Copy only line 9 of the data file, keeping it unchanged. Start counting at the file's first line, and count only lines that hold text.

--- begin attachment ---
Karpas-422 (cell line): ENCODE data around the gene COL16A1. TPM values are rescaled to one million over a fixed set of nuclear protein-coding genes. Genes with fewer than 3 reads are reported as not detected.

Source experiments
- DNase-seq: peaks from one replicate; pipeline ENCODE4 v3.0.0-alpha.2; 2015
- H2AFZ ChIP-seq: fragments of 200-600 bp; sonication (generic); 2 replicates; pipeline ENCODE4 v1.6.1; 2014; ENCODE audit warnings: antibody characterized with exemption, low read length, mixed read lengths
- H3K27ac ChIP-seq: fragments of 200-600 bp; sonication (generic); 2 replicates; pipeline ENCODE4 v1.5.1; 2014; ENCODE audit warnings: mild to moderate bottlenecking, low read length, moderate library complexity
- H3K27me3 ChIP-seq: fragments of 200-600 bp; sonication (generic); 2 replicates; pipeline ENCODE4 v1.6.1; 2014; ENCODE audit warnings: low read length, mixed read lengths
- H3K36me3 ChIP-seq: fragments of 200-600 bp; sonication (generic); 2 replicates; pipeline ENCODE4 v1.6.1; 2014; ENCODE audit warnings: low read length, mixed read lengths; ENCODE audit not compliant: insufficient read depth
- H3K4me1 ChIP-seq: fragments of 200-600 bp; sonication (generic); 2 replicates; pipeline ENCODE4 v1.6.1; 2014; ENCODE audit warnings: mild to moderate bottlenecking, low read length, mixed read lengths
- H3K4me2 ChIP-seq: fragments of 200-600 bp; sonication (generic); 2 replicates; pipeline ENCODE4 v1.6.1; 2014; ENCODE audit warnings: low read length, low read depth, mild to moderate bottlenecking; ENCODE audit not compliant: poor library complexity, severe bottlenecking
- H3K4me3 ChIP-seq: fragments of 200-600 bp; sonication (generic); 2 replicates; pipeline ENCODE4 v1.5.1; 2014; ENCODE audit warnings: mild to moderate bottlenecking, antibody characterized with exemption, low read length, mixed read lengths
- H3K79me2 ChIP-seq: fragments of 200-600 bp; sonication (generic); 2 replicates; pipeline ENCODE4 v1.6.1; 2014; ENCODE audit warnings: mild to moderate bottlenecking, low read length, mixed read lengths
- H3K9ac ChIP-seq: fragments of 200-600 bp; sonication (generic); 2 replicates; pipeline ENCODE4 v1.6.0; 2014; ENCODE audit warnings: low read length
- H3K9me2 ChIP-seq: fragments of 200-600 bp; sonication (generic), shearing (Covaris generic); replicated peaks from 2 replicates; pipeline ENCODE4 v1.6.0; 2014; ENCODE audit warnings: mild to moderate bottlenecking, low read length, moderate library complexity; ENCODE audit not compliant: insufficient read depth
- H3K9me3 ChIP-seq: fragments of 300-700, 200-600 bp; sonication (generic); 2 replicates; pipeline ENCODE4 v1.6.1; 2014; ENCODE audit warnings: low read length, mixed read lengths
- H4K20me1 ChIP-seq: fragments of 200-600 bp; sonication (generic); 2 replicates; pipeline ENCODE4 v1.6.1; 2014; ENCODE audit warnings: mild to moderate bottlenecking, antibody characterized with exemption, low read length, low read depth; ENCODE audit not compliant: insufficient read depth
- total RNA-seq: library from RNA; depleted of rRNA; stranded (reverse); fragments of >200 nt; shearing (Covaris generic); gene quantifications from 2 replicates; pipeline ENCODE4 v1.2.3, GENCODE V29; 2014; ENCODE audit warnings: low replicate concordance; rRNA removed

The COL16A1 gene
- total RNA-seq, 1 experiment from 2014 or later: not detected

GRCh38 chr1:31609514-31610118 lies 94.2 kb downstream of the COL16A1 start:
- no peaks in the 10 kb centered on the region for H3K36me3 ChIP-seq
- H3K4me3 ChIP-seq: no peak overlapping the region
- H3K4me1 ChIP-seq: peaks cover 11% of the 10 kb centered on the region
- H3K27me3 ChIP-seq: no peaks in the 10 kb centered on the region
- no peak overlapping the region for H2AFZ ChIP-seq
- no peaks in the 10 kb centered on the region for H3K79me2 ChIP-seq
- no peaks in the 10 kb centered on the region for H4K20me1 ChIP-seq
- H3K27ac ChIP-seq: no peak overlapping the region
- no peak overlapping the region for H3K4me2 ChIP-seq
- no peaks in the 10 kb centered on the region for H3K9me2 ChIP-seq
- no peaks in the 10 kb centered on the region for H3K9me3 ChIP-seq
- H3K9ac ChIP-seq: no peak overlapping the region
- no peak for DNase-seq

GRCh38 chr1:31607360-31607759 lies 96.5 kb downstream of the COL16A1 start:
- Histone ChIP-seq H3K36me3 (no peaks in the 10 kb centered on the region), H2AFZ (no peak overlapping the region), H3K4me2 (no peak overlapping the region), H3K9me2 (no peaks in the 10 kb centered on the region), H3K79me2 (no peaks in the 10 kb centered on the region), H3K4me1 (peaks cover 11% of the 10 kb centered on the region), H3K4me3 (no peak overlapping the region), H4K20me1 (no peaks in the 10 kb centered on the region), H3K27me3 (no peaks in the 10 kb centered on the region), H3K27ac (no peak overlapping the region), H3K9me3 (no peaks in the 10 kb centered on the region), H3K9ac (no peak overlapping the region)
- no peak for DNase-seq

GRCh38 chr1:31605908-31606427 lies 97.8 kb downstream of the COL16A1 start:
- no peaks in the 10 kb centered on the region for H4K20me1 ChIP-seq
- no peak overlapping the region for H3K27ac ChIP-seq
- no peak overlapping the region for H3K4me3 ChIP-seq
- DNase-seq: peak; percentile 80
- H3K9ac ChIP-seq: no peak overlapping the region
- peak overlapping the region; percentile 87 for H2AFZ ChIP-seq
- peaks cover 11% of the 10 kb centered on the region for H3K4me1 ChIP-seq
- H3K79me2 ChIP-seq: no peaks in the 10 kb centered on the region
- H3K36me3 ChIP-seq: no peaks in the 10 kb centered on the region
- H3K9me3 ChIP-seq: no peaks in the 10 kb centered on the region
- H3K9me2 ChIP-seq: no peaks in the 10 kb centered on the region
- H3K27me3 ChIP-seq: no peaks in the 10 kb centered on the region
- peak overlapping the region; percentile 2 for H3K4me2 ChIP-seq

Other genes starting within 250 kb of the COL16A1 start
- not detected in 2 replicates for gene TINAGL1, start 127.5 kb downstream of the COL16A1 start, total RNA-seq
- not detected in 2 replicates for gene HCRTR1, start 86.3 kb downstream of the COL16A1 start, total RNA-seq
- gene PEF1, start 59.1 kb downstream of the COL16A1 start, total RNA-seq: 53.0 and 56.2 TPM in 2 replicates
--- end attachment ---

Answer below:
- H3K4me2 ChIP-seq: fragments of 200-600 bp; sonication (generic); 2 replicates; pipeline ENCODE4 v1.6.1; 2014; ENCODE audit warnings: low read length, low read depth, mild to moderate bottlenecking; ENCODE audit not compliant: poor library complexity, severe bottlenecking